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Wind : North
Future of wind power left on hold
Powering society with renewable fuels? Could it be the driving electrical force of Nebraska? You might occasionally see massive sharp blades as you drive up and down I-80 west or east. But what really lies in the future of wind energy?
Recently, there's been a lot of hoopla about this wind farm in Broken Bow and the economic impact it'll have on the state. Now that the federal government may not extend an important tax credit, the vision for wind power could change.
"Our board has set a voluntary goal to have 10% of our energy come from renewables by 2020," said NPPD President Pat Pope.
Pope says wind generation isn't promising. For many years Nebraska has focused on clean coal power plants and natural gases as major energy resources.
"Wind just like solar is a variable resource. Here in Nebraska the wind sometimes blows a lot and we can get some days when the wind is not blowing at all," said Pope.
Nebraska has eleven wind farm operations.
Broken Bow is the states most recent $145 million clean air development.
This facility has 50 wind turbines each turbine is 80 meters high just like the one you see behind me and the farm site occupies 14,000 acres of land
Wind experts say it's a track towards a more diversified energy portfolio. But future projects are at stake.
"The whole industry in the U.S. is kind of on hold," said David Rich.
David Rich is the Sustainable Energy manager at NPPD in Columbus.
At a wind conference in Lincoln Nebraska during mid-October, Rich and other energy experts griped about a production tax credit, also known as PTC's set to expire on December 31st.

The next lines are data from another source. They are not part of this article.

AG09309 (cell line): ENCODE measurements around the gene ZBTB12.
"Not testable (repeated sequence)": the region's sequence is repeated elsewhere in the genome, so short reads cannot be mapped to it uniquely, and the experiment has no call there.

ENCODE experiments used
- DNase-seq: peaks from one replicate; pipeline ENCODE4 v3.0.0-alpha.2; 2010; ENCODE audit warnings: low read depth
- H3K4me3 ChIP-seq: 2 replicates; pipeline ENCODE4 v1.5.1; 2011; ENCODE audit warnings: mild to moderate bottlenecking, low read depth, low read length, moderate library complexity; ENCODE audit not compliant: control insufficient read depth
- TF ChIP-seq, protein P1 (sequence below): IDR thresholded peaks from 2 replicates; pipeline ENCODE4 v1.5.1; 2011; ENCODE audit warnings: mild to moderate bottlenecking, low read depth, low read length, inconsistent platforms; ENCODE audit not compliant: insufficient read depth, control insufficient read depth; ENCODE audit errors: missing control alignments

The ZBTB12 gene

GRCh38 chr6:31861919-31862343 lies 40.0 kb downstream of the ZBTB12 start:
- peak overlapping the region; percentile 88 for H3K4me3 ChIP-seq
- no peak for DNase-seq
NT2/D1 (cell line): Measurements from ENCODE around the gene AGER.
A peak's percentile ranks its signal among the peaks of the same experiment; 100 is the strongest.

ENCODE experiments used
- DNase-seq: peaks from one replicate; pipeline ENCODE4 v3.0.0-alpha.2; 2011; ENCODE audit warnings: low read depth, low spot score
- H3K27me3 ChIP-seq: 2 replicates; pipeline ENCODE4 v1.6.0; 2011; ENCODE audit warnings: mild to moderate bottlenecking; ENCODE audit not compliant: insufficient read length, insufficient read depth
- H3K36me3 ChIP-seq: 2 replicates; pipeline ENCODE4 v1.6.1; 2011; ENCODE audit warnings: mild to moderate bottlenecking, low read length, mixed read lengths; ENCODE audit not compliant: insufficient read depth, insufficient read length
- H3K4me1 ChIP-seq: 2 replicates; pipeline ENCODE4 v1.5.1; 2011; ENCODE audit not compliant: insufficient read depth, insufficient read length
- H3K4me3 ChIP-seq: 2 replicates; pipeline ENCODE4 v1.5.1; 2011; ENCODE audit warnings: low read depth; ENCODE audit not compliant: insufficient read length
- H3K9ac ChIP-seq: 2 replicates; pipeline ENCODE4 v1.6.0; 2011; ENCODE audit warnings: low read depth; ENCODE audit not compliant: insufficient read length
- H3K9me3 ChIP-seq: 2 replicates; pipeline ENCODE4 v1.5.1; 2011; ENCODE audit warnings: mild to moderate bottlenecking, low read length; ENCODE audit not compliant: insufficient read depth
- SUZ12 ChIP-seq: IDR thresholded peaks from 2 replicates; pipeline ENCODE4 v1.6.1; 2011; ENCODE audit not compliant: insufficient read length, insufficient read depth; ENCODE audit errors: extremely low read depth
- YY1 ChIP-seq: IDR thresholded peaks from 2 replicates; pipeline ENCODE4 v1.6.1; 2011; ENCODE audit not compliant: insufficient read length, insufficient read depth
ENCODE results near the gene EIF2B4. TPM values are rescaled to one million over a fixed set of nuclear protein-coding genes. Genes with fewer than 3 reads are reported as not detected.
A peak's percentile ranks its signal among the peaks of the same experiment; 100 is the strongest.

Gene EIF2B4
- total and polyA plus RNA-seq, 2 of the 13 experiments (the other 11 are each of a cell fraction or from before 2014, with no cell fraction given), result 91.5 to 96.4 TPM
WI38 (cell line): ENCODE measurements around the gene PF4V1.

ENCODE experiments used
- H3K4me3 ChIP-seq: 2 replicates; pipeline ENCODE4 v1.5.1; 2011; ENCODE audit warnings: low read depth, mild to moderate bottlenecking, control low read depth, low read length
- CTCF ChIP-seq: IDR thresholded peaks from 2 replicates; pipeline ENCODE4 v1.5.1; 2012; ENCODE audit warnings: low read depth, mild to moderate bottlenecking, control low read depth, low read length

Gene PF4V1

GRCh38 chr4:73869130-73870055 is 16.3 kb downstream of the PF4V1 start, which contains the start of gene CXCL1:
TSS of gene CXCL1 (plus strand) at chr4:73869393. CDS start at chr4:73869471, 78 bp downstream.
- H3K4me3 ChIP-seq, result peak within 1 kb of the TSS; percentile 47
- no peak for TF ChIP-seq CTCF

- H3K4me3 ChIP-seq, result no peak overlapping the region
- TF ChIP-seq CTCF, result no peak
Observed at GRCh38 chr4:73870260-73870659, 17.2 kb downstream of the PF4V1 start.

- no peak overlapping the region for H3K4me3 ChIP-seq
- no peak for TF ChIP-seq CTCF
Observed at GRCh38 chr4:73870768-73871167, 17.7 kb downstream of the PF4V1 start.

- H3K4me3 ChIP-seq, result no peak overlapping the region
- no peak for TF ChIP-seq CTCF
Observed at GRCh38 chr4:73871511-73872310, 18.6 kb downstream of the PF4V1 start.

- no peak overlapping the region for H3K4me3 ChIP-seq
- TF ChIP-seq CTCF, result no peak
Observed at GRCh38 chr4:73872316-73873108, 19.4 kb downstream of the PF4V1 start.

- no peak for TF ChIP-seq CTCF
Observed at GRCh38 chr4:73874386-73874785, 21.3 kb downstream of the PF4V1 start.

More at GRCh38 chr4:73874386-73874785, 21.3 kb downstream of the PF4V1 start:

"We're seeing prices right now being proposed less than three cents a kilowatt hour those projects would be about 5 cents a kilowatt hour without the production tax credit," Rich said.
A climbing national deficit is stalling the process.
"Can the United States afford giving tax credits for this purpose?" said Rich.
The delay has already had significant impact on manufacturing and transportation sectors.
"Katana Summit, a manufacturing facility located in Columbus that makes towers, they've actually announced that if they don't find a buyer they're going to shut down the facility November 1st," said Rich.
PTC's have become a contested issue in this year's presidential race.
And has also provoked local leaders to take action.
Governor Dave Heineman is pushing for the subsidy to be extended.
While Senator Ben Nelson and Kerrey are also on board, Congressman Adrian Smith says the constant debate over specific credits needs to end and he seeks to help simplify the code.
Meanwhile, uncertainty is wafting in the wind.
"There's discussion in lame duck session," Rich said.
But the ball will be in the 2012 elected President's court.
"If PTC's aren't renewed that could impact the cost of future facilities and we'll have to take that into account when we analyze the offers the developers come up with," said Pope.
Current operational facilities at Broken Bow are protected.
There are two pending projects in Northeast Nebraska and Phase 2 of the Broken Bow wind farm and those are riding on that PT credit.
Annually, the U.S. would save billions of tax dollars by letting the PTC's expire.
Also just another interesting fact if Nebraska could get to the point of powering the state by wind, it would take 700 turbines to make it happen.
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